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Harry Rutherford - The Artist

Northern Saturday by Harry Rutherford

Born in Denton in 1903, and based for much of his life in Hyde, Harry Rutherford has often been identified as one of the unsung heroes of the Lowry generation. A follower of Walter Sickert, Rutherford’s work always demonstrates an uncanny knack of distilling the moment.

Rutherford attended Hyde School of Art on Saturday mornings whilst still at school, and on leaving joined the Manchester School of Art where he was taught by Walter Sickert and became a contemporary of LS Lowry.

He worked as an artist for a Manchester advertising agency and later a topical cartoonist by the Manchester Evening News. He then worked in London as a freelance artist and illustrator on Fleet Street for many magazines. In 1936, he worked on a cover for the magazine The Listener, introducing him to the world of television. A BBC producer was so impressed with Rutherford he employed him to stand in the studio wings for his programme Cabaret Cartoons drawing variety acts as they performed.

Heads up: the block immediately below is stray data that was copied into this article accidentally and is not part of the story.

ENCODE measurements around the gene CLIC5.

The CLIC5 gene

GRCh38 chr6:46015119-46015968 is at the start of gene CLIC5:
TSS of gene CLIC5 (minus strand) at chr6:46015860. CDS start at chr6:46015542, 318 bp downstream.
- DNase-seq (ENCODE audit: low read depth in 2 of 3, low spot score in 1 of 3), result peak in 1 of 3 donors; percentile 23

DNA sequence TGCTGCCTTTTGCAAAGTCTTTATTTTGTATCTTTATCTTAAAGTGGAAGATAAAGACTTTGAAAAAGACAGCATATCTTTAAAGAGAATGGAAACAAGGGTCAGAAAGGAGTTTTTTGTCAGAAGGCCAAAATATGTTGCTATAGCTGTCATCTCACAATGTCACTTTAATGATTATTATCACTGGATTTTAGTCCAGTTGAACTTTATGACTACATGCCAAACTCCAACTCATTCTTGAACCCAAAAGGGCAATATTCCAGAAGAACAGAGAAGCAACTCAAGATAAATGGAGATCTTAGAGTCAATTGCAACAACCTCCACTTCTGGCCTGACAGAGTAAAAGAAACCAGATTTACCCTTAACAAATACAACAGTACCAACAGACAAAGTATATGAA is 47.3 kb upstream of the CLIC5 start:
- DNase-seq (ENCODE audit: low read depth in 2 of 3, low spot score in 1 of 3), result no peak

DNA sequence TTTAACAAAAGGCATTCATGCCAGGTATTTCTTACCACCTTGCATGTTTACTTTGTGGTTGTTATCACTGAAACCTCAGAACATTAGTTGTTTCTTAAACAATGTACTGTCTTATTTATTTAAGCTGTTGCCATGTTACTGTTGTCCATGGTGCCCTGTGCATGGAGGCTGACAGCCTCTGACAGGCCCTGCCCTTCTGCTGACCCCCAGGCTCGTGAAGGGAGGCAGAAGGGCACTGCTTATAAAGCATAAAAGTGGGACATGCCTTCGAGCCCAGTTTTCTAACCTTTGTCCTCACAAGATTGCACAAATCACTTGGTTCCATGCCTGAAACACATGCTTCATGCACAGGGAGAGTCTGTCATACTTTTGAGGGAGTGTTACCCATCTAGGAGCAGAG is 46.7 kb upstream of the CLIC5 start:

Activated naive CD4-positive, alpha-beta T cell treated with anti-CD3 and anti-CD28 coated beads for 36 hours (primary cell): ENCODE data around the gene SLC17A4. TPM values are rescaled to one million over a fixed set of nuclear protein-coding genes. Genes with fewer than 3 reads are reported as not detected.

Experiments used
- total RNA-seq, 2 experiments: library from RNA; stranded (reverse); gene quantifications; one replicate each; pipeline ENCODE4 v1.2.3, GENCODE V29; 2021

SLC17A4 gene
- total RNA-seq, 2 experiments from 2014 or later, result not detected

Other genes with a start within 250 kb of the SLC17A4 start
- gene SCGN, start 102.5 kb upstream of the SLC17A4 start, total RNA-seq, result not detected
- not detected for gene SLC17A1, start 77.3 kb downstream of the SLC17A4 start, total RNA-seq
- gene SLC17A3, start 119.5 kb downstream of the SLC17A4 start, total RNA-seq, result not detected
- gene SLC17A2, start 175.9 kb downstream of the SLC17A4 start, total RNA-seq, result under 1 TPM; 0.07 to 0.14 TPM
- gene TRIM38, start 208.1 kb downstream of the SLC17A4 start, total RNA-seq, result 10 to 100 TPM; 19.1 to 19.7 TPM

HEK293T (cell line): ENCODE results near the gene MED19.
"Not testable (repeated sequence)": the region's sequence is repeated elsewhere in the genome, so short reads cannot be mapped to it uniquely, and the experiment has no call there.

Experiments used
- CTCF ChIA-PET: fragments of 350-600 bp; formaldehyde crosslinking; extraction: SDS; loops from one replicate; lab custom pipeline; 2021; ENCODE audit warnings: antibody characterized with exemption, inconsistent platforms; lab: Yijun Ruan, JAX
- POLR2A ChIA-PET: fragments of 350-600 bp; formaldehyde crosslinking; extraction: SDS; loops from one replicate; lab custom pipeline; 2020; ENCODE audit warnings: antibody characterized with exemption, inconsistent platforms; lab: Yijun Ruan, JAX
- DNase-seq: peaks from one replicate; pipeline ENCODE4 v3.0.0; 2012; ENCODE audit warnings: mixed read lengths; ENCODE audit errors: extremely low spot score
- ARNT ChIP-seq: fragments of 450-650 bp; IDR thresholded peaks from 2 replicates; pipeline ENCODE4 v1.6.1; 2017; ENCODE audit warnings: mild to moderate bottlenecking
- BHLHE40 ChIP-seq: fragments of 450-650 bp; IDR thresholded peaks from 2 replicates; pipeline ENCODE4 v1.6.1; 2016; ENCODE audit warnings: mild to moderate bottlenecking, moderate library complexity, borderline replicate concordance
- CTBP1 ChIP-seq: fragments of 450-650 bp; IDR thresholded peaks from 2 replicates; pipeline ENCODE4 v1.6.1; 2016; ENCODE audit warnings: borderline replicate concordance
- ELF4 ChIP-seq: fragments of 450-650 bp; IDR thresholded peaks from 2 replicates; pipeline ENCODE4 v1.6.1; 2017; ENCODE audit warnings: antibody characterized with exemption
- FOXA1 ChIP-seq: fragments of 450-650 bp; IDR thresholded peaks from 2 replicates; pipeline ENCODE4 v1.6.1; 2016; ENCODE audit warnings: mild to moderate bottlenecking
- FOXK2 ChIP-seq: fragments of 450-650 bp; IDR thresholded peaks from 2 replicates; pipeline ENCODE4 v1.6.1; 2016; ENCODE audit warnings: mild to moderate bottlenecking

Following the war Rutherford hosted his own children’s television show, Sketchbook, in which he pioneered art live on television long before artists such as Rolf Harris or Tony Hart had made their screen debuts.

Harry Rutherford

Rutherford returned to Hyde in Greater Manchester in the 1950’s and was employed as a teacher of Art at the Regional College of Art in Manchester until his retirement in 1968. In 1961 he was elected president of the Manchester Academy of Fine Arts, a post he held for eight years.

Rutherford travelled extensively in his life, to Spain in the 30’s and in the 50’s he travelled across Europe and to Borneo as a guest of the British Council. Loyal to his local community he kept a studio in Nelson Street next to the house he kept with his brother Donald. Although due to ill health he painted less in his later years, he still remained an active member of the community and painted some of the most significant and insightful paintings of life in the local area. His work is of national importance due to his significant place in the development of British twentieth century art and the contribution he made to the history of television.